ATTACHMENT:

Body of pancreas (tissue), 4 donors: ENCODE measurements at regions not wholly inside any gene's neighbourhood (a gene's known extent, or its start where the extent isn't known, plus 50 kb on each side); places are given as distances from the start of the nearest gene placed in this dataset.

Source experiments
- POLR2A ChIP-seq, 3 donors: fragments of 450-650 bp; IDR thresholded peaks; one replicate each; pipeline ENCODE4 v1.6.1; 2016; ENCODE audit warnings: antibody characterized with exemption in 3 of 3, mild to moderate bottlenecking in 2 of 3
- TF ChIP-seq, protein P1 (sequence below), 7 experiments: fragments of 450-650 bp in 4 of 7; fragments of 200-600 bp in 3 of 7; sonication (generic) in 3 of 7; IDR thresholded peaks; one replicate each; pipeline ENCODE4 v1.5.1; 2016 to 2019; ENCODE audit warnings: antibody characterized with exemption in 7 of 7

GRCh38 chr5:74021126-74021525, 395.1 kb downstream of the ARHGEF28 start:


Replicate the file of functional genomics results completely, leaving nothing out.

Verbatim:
Body of pancreas (tissue), 4 donors: ENCODE measurements at regions not wholly inside any gene's neighbourhood (a gene's known extent, or its start where the extent isn't known, plus 50 kb on each side); places are given as distances from the start of the nearest gene placed in this dataset.

Source experiments
- POLR2A ChIP-seq, 3 donors: fragments of 450-650 bp; IDR thresholded peaks; one replicate each; pipeline ENCODE4 v1.6.1; 2016; ENCODE audit warnings: antibody characterized with exemption in 3 of 3, mild to moderate bottlenecking in 2 of 3
- TF ChIP-seq, protein P1 (sequence below), 7 experiments: fragments of 450-650 bp in 4 of 7; fragments of 200-600 bp in 3 of 7; sonication (generic) in 3 of 7; IDR thresholded peaks; one replicate each; pipeline ENCODE4 v1.5.1; 2016 to 2019; ENCODE audit warnings: antibody characterized with exemption in 7 of 7

GRCh38 chr5:74021126-74021525, 395.1 kb downstream of the ARHGEF28 start: